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  • 1.
    Batalla, Jordi Mongay
    et al.
    National Institute of Telecommunications, Warsaw University of Technology.
    Vasilakos, Athanasios
    Luleå University of Technology, Department of Computer Science, Electrical and Space Engineering, Computer Science.
    Gajewski, Mariusz
    National Institute of Telecommunications, Poland..
    Secure Smart Homes: Opportunities and Challenges2017In: ACM Computing Surveys, ISSN 0360-0300, E-ISSN 1557-7341, Vol. 50, no 5, p. p75:1-75:32Article in journal (Refereed)
    Abstract [en]

    The Smart Home concept integrates smart applications in the daily human life. In recent years, Smart Homes have increased security and management challenges due to the low capacity of small sensors, multiple connectivity to the Internet for efficient applications (use of big data and cloud computing) and heterogeneity of home systems, which require inexpert users to configure devices and micro-systems. This article presents current security and management approaches in Smart Homes and shows the good practices imposed on the market for developing secure systems in houses. At last, we propose future solutions for efficiently and securely managing the Smart Homes

  • 2.
    Dai, Hong-Ning
    et al.
    Faculty of Information Technology, Macau University of Science and Technology, Avenida Wai Long, Taipa, Macau.
    Wong, Raymond Chi-Wing
    Department of Computer Science and Engineering, Hong Kong University of Science and Technology (HKUST), Clear Water Bay, Kowloon, Hong Kong.
    Wang, Hao
    Norwegian University of Science and Technology, Norway.
    Zheng, Zibin
    School of Data and Computer Science, Sun Yat-sen University, Xiaoguwei Island, Guangzhou, China.
    Vasilakos, Athanasios
    Luleå University of Technology, Department of Computer Science, Electrical and Space Engineering, Computer Science.
    Big Data Analytics for Large-scale Wireless Networks: Challenges and Opportunities2019In: ACM Computing Surveys, ISSN 0360-0300, E-ISSN 1557-7341, Vol. 52, no 5, article id 99Article in journal (Refereed)
    Abstract [en]

    The wide proliferation of various wireless communication systems and wireless devices has led to the arrival of big data era in large-scale wireless networks. Big data of large-scale wireless networks has the key features of wide variety, high volume, real-time velocity, and huge value leading to the unique research challenges that are different from existing computing systems. In this article, we present a survey of the state-of-art big data analytics (BDA) approaches for large-scale wireless networks. In particular, we categorize the life cycle of BDA into four consecutive stages: Data Acquisition, Data Preprocessing, Data Storage, and Data Analytics. We then present a detailed survey of the technical solutions to the challenges in BDA for large-scale wireless networks according to each stage in the life cycle of BDA. Moreover, we discuss the open research issues and outline the future directions in this promising area.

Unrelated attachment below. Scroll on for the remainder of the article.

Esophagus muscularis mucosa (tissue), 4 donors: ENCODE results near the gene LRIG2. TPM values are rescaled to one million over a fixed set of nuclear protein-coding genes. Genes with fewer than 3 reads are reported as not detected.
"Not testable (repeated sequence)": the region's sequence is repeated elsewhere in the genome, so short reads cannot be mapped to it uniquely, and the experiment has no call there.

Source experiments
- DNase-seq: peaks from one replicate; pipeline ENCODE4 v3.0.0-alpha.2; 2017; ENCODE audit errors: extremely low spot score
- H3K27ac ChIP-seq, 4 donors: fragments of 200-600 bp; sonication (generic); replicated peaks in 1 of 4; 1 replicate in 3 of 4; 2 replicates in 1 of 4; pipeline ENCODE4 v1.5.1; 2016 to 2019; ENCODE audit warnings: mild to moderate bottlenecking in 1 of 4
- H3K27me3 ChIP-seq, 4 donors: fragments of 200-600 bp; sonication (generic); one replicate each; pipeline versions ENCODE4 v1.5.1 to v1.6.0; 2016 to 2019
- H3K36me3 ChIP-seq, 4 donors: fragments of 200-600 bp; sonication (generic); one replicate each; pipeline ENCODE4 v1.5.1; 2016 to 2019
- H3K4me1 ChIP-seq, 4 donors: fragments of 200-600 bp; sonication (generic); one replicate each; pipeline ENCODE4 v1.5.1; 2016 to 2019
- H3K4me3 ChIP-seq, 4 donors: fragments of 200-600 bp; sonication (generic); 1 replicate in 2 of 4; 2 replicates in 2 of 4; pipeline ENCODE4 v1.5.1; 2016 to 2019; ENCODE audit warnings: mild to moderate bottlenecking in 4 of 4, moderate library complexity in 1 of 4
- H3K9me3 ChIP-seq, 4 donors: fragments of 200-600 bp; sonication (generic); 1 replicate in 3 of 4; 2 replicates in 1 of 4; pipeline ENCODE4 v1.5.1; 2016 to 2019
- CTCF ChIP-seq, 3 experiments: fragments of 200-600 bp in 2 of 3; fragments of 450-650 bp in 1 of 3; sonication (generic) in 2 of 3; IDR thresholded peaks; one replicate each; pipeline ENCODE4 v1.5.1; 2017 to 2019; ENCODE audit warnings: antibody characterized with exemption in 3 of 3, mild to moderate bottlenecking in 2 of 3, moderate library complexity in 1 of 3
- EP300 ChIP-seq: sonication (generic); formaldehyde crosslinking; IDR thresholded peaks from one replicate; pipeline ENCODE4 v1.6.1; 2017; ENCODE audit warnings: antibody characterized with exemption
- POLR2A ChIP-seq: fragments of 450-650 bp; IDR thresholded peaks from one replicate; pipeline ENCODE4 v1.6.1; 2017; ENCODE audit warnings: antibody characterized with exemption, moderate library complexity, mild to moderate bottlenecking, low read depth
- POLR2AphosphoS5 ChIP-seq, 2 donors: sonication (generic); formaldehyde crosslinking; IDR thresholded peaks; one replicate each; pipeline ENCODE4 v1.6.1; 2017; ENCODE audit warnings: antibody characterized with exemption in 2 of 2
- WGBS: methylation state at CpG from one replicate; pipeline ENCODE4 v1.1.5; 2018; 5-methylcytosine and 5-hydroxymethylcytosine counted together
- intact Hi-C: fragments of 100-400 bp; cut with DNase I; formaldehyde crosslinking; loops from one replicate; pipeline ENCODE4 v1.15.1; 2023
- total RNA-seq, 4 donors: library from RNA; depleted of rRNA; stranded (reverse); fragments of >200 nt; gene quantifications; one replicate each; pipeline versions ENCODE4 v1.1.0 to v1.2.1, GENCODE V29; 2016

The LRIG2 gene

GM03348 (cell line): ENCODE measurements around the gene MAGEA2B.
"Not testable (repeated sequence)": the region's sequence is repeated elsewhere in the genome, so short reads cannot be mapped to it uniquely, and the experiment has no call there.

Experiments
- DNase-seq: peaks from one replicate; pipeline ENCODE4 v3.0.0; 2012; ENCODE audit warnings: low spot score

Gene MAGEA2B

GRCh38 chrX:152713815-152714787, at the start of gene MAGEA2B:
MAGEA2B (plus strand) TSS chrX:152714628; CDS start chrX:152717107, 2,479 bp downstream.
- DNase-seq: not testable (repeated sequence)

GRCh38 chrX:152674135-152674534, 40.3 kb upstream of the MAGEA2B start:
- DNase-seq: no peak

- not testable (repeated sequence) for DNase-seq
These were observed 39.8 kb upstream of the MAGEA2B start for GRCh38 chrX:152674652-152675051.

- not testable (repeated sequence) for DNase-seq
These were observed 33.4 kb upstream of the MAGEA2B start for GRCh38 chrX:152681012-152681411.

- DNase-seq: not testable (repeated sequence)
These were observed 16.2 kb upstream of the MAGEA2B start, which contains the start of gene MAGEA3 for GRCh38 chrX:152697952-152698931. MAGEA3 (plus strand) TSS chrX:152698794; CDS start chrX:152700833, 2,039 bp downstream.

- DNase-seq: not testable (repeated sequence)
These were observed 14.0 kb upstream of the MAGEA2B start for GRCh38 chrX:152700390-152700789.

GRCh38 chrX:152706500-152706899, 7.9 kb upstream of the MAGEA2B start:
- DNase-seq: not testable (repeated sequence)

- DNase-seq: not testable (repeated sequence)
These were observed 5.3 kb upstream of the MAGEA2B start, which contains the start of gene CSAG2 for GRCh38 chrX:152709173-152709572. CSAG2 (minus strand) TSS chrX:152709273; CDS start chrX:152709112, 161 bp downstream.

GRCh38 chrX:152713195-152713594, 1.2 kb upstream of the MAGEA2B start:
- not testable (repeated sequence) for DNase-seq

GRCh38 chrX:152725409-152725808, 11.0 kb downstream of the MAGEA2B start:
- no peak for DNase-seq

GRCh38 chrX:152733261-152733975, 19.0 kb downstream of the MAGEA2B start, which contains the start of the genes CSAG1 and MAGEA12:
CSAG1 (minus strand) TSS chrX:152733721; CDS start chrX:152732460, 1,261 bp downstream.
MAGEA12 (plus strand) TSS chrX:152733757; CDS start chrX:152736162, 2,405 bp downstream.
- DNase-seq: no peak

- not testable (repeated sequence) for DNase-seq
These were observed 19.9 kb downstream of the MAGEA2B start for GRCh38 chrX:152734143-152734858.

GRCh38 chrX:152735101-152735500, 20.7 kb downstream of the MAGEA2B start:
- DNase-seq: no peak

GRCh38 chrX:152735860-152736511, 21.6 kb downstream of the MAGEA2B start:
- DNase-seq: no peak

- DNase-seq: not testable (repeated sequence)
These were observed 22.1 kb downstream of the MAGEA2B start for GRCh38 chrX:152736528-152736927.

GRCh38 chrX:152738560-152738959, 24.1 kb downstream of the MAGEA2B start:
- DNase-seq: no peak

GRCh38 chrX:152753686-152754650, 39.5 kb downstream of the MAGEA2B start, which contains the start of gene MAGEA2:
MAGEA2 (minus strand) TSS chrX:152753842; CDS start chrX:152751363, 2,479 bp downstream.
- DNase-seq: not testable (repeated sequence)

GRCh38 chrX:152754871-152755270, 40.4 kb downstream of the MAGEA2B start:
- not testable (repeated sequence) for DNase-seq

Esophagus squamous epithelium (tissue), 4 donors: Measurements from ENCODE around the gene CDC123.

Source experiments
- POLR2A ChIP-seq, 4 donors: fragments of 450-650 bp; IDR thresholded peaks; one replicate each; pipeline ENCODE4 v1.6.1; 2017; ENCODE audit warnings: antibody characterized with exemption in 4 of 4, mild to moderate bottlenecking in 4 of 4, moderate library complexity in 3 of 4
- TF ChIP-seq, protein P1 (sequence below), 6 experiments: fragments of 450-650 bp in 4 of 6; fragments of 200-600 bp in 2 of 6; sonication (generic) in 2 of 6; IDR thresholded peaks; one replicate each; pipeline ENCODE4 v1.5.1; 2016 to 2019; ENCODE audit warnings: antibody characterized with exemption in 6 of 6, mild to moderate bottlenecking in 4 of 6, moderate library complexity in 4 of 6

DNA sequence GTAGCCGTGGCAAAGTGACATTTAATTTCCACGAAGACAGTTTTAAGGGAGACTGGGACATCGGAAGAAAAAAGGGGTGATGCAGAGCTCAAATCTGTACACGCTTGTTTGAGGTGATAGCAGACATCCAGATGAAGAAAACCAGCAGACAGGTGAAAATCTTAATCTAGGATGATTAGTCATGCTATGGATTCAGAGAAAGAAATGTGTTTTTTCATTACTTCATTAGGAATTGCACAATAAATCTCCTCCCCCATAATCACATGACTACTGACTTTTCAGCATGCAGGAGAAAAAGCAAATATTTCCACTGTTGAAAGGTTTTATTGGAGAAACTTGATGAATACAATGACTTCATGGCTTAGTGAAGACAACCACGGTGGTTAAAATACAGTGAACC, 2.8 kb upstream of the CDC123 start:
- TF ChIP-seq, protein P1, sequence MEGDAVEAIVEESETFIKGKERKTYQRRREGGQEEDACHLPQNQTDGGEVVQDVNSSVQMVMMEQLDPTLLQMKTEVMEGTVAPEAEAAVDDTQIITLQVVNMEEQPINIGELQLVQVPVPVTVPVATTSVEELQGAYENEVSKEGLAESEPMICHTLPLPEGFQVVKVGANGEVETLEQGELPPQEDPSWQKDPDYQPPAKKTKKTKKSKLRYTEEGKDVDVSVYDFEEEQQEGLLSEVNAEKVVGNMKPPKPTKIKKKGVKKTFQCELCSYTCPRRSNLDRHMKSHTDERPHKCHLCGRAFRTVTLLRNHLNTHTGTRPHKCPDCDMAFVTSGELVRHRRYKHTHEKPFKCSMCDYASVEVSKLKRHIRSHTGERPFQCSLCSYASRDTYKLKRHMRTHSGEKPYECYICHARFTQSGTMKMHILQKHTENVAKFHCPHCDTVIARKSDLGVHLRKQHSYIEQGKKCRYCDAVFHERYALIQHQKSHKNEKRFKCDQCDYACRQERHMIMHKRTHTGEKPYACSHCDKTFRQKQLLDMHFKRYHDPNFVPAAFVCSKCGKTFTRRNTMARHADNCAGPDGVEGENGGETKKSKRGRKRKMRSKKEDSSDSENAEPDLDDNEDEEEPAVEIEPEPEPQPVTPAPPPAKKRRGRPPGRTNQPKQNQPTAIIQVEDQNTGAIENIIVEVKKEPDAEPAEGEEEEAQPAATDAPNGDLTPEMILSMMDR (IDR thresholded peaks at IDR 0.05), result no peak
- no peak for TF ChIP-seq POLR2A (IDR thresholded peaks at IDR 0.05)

• 3.
    Perera, Charith
    et al.
    The Open University, UK.
    Qin, Yongrui
    University of Huddersfield, UK.
    Estrella, Julio C.
    University of Sao Paulo.
    Reiff-Marganiec, Stephan
    University of Leicester, UK.
    Vasilakos, Athanasios V.
    Luleå University of Technology, Department of Computer Science, Electrical and Space Engineering, Computer Science.
    Fog Computing for Sustainable Smart Cities: A Survey2017In: ACM Computing Surveys, ISSN 0360-0300, E-ISSN 1557-7341, Vol. 50, no 3, article id 32Article in journal (Refereed)
    Abstract [en]

    The Internet of Things (IoT) aims to connect billions of smart objects to the Internet, which can bring a promising future to smart cities. These objects are expected to generate large amounts of data and send the data to the cloud for further processing, especially for knowledge discovery, in order that appropriate actions can be taken. However, in reality sensing all possible data items captured by a smart object and then sending the complete captured data to the cloud is less useful. Further, such an approach would also lead to resource wastage (e.g., network, storage, etc.). The Fog (Edge) computing paradigm has been proposed to counterpart the weakness by pushing processes of knowledge discovery using data analytics to the edges. However, edge devices have limited computational capabilities. Due to inherited strengths and weaknesses, neither Cloud computing nor Fog computing paradigm addresses these challenges alone. Therefore, both paradigms need to work together in order to build a sustainable IoT infrastructure for smart cities. In this article, we review existing approaches that have been proposed to tackle the challenges in the Fog computing domain. Specifically, we describe several inspiring use case scenarios of Fog computing, identify ten key characteristics and common features of Fog computing, and compare more than 30 existing research efforts in this domain. Based on our review, we further identify several major functionalities that ideal Fog computing platforms should support and a number of open challenges toward implementing them, to shed light on future research directions on realizing Fog computing for building sustainable smart cities.

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